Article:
HOLÓN, Israel ( Associated Press) — Karina Andreiko, a 5-year-old girl, was not injured in the Ukraine war. To some extent, he was saved from her thanks to her.
Stressed by the long search to find out why her daughter was smaller than other children — and by the war with Russia — Karina’s mother called for help last month at an Israeli field hospital about 5 kilometers (3 miles) away. from the family home, near the Ukrainian-Polish border. One of the local doctors listened to Karina’s heart, detected a murmur and performed an ultrasound. The diagnosis was a congenital defect between the chambers of Karina’s heart that is treatable with a simple procedure available in Israel but not in Ukraine, doctors said.
The Israeli non-profit organization Save a Child’s Heart agreed to transfer Karina to the Wolfson Medical Center in Holon, near Tel Aviv, for treatment. Passports were obtained, a plan was made, and on Monday, two weeks after Karina’s mother went to the field hospital, doctors in Israel performed a catheterization on Karina that is expected to allow her to lead a normal life.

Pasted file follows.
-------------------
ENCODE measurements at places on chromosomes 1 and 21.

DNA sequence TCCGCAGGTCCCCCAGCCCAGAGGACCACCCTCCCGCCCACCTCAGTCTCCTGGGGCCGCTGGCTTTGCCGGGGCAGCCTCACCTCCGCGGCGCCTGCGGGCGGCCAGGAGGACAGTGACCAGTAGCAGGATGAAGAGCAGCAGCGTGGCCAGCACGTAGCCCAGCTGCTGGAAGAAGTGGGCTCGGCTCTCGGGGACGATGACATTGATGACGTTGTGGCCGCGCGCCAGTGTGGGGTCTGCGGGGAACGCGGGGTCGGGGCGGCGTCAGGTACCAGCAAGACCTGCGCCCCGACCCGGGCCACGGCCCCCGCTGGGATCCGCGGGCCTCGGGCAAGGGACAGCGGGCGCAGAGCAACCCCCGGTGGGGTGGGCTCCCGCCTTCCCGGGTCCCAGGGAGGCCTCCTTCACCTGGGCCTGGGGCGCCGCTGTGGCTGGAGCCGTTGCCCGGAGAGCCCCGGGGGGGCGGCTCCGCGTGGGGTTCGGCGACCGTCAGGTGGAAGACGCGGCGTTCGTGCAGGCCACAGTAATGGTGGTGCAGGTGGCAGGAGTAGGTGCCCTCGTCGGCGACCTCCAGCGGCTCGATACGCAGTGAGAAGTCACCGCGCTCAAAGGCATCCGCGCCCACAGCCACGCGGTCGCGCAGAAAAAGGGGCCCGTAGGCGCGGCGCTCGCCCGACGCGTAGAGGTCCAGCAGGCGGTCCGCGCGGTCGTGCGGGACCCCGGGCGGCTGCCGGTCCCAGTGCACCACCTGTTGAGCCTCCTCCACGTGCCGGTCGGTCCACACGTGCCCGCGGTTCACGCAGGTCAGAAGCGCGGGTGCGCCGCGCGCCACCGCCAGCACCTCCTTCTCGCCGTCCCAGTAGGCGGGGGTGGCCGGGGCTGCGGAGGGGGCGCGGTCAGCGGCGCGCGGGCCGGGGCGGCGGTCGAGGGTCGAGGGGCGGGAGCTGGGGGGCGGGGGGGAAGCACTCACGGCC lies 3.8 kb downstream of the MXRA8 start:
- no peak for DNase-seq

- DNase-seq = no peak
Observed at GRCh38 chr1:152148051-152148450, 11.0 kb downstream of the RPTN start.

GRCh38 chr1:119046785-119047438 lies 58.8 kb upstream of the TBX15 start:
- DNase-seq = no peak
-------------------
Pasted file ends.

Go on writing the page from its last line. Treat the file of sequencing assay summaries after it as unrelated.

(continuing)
“I am happy that I came to Israel to have my daughter operated on,” said Karina’s mother, Iryna Andreiko. “On the one hand, I am very worried about her, but I think everything will be fine.”
Fearful of Russia, Israel has tried to take a cautious stance against Russia’s invasion of Ukraine, even as the West aligned itself against President Vladimir Putin.
Although Israel has not imposed sanctions on Moscow or provided weapons to kyiv, it has criticized the invasion and has provided humanitarian aid to the Ukrainian population immersed in the conflict, including planeloads of supplies.
Karina’s father is fighting in the war, so her mother decided to go to Sheba Medical Center’s “Bright Star” field hospital, near the family’s home in Hostyntseve. The central purpose of the hospital, which has since been closed, had been to care for civilian victims of Russian attacks.
Karina had not been injured in the conflict. Still, her case has added an unexpected benefit to the field hospital’s achievements, which included treating 6,000 people during the six weeks it was open. Now the aid is being focused on the training of Ukrainian doctors by their Israeli counterparts.
Karina was diagnosed with an atrial septal defect, a hole between the upper chambers of the heart that doesn’t close and can lead to future heart failure if left untreated.